The Single Man’s Guide to Valentine’s Day

Welcome distractions for anyone who is not in a relationship


Markham Heid |

Sure, it might just be a BS holiday created by greeting card companies. But that still doesn’t dull the sting of Valentine’s Day for the newly—or perpetually—single.

Fortunately, it’s a safe bet that large numbers of V-Day resisters are banding together in your city to collectively reject this artificial scourge of a holiday propped up by whoever makes those little chocolate hearts. Every year, dozens of bars and restaurants across the globe host “Anti Valentine’s Day” get-togethers. Attend one of them, and the sense of community you’ll experience surrounded by like-minded singles will foster a sense of well-being and contentment, shows a study from Australia. If you can’t find—or aren’t interested in—a themed gathering, any dive bar will suffice.

Here are several more ways to tell Cupid to flash his naked butt somewhere else.

Attend An Evening Yoga Class

Surrounding yourself with minimally clad women posed in revealing configurations will distract your brain from its Valentine’s Day melancholy.

Plus, the practice of yoga has been shown to improve mood and reduce anxiety, according to research from Harvard and Boston University. Win-win.

Make A Date With The Great Outdoors

Nature is among the most reliable mood elevators. And just 5 minutes spent walking or mountain biking in the woods is enough to boost your self-esteem and sense of well-being, found a study from the University of Essex in the UK.

Hightail it to a national park or the nearest hiking trail, and you’ll appreciate Mother Nature’s peaceful ambivalence toward society’s contrived courtship rituals.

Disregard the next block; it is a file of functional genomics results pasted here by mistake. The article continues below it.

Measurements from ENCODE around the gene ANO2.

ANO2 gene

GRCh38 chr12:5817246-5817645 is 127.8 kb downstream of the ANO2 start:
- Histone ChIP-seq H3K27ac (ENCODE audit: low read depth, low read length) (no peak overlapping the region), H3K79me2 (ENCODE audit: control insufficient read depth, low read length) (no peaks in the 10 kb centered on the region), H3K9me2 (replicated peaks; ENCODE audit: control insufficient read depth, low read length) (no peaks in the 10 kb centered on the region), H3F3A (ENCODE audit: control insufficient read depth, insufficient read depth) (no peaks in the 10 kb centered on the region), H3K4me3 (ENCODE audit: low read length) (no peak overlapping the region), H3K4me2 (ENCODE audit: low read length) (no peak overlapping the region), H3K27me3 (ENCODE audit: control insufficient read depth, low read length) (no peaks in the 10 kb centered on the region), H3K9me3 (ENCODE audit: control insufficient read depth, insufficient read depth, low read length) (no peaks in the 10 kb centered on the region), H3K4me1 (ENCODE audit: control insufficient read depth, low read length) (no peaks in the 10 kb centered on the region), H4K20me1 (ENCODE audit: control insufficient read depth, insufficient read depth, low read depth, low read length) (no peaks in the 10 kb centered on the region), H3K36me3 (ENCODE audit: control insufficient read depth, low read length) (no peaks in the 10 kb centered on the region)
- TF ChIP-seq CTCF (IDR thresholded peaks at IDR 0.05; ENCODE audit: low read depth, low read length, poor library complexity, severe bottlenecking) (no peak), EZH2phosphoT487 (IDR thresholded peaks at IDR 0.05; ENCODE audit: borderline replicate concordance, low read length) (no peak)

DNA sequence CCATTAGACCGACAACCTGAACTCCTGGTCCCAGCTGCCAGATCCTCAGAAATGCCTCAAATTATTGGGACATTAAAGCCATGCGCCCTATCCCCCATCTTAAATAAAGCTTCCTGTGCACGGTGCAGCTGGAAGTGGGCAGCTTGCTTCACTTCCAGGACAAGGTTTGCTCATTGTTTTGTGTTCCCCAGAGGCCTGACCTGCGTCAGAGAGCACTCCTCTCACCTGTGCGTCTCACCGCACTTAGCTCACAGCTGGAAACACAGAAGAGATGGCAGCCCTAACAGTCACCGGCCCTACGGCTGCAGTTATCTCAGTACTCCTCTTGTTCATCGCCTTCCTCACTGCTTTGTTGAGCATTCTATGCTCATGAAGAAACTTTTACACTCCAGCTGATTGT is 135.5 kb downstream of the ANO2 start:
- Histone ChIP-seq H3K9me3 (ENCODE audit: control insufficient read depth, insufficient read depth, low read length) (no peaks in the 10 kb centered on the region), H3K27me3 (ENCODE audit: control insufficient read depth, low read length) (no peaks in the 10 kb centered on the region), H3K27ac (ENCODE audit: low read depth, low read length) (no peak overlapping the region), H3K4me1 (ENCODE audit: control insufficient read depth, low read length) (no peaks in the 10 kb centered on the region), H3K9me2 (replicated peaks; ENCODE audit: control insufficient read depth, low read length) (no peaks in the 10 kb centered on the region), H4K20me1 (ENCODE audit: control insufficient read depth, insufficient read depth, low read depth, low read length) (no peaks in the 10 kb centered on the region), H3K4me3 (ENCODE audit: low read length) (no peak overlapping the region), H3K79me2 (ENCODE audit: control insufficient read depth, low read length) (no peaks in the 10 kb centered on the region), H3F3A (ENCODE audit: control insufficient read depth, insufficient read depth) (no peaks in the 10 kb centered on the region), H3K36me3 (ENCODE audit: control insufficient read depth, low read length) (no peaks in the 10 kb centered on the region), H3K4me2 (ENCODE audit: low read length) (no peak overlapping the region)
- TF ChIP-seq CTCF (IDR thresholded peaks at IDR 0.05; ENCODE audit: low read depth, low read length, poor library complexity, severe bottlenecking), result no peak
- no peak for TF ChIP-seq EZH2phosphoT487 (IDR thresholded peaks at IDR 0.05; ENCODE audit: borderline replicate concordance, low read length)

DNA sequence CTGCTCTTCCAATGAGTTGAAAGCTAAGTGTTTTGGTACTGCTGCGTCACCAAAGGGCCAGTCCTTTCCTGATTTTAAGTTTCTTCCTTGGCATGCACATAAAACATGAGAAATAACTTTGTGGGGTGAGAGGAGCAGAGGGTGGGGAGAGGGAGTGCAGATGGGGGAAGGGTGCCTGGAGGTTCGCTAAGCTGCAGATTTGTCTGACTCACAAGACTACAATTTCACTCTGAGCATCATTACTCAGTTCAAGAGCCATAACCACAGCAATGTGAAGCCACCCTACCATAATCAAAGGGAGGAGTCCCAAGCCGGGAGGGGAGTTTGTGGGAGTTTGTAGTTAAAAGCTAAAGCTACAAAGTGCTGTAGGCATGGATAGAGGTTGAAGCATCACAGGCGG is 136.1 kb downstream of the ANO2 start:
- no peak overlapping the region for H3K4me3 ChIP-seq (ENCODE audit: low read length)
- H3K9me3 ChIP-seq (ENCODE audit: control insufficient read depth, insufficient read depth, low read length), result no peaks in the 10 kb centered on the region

Rearrange Your Pad

Environmental cues can conjure memories of a past relationship, which in turn leads to unhealthy rumination and depressing thoughts, shows a British study.

Invite a buddy over to share a few beers and help you reconfigure your apartment. The change in scenery will banish sorrow-inducing memories of your former sweetheart, the study suggests.

RELATED: A Dog, A TV And A Little Zen Are All You Need To Create The Perfect Living Room

Plan Your Next Holiday

Because it’s a reminder that good stuff lies ahead, just thinking about your next trip out of town is enough to boost your happiness, according to a study in Applied Research in Quality of Life.

Spend the evening researching and planning your next holiday and this unfortunate holiday will fade into the background.

Donate Your Time

Volunteer to pitch in at an animal shelter, donate blood, or offer to run errands for the old woman down the hall who lost her husband.

“Anything to get away from the Noah’s Ark we see in every restaurant—two by two they sit, facing each other, bored to tears,” says Guy Blews, author of Marriage and How to Avoid It.

“Real men don’t give flowers, they give back,” he says.

Rock Away Your Blues

Listening to music you love—whether happy or sad—stokes the release of the feel-good hormone dopamine, reveals research from Nature Neuroscience.

If you can catch one of your favourite bands live, great. But even throwing on your headphones for a few minutes is enough to improve your mood, the study suggests.

RELATED: We Tested Dozens Of Workout Headphones. Here Are The 8 Best

If All Else Fails, It’s Okay to Give In

You’re bound to endure at least one Valentine’s Day so near to a breakup that ignoring your pain isn’t an option.

Instead of fake-smiling your way through a singles party, just stay home, throw on an appropriately heart-rending movie, and wallow in your sorrow.

Acknowledging and embracing sad emotions—temporarily, that is—can improve and fortify your psychological well-being, suggests a study from Olin College in Massachusetts.

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